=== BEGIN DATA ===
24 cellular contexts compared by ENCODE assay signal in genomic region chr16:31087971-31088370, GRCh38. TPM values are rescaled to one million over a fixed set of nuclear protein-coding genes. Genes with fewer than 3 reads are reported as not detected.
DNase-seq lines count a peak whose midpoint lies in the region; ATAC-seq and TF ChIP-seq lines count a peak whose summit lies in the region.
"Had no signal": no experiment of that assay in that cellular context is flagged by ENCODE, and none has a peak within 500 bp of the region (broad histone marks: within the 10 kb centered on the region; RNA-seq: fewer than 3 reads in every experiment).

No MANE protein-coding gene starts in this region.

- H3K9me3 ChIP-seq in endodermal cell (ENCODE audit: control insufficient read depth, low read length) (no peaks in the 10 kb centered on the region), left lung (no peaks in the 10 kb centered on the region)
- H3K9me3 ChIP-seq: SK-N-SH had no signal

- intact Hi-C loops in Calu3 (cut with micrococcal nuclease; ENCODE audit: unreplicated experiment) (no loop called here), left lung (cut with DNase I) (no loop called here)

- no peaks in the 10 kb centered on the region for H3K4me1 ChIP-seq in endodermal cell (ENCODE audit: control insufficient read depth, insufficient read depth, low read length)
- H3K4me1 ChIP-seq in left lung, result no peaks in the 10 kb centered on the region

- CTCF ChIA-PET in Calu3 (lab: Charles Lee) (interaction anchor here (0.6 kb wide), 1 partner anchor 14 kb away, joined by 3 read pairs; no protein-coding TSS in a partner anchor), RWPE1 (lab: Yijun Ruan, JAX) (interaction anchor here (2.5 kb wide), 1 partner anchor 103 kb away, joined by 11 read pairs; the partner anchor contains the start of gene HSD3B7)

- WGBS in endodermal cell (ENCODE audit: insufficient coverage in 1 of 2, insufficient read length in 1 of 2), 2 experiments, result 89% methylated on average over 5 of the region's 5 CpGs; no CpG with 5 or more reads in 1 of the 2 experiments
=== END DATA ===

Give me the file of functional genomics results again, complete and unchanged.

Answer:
24 cellular contexts compared by ENCODE assay signal in genomic region chr16:31087971-31088370, GRCh38. TPM values are rescaled to one million over a fixed set of nuclear protein-coding genes. Genes with fewer than 3 reads are reported as not detected.
DNase-seq lines count a peak whose midpoint lies in the region; ATAC-seq and TF ChIP-seq lines count a peak whose summit lies in the region.
"Had no signal": no experiment of that assay in that cellular context is flagged by ENCODE, and none has a peak within 500 bp of the region (broad histone marks: within the 10 kb centered on the region; RNA-seq: fewer than 3 reads in every experiment).

No MANE protein-coding gene starts in this region.

- H3K9me3 ChIP-seq in endodermal cell (ENCODE audit: control insufficient read depth, low read length) (no peaks in the 10 kb centered on the region), left lung (no peaks in the 10 kb centered on the region)
- H3K9me3 ChIP-seq: SK-N-SH had no signal

- intact Hi-C loops in Calu3 (cut with micrococcal nuclease; ENCODE audit: unreplicated experiment) (no loop called here), left lung (cut with DNase I) (no loop called here)

- no peaks in the 10 kb centered on the region for H3K4me1 ChIP-seq in endodermal cell (ENCODE audit: control insufficient read depth, insufficient read depth, low read length)
- H3K4me1 ChIP-seq in left lung, result no peaks in the 10 kb centered on the region

- CTCF ChIA-PET in Calu3 (lab: Charles Lee) (interaction anchor here (0.6 kb wide), 1 partner anchor 14 kb away, joined by 3 read pairs; no protein-coding TSS in a partner anchor), RWPE1 (lab: Yijun Ruan, JAX) (interaction anchor here (2.5 kb wide), 1 partner anchor 103 kb away, joined by 11 read pairs; the partner anchor contains the start of gene HSD3B7)

- WGBS in endodermal cell (ENCODE audit: insufficient coverage in 1 of 2, insufficient read length in 1 of 2), 2 experiments, result 89% methylated on average over 5 of the region's 5 CpGs; no CpG with 5 or more reads in 1 of the 2 experiments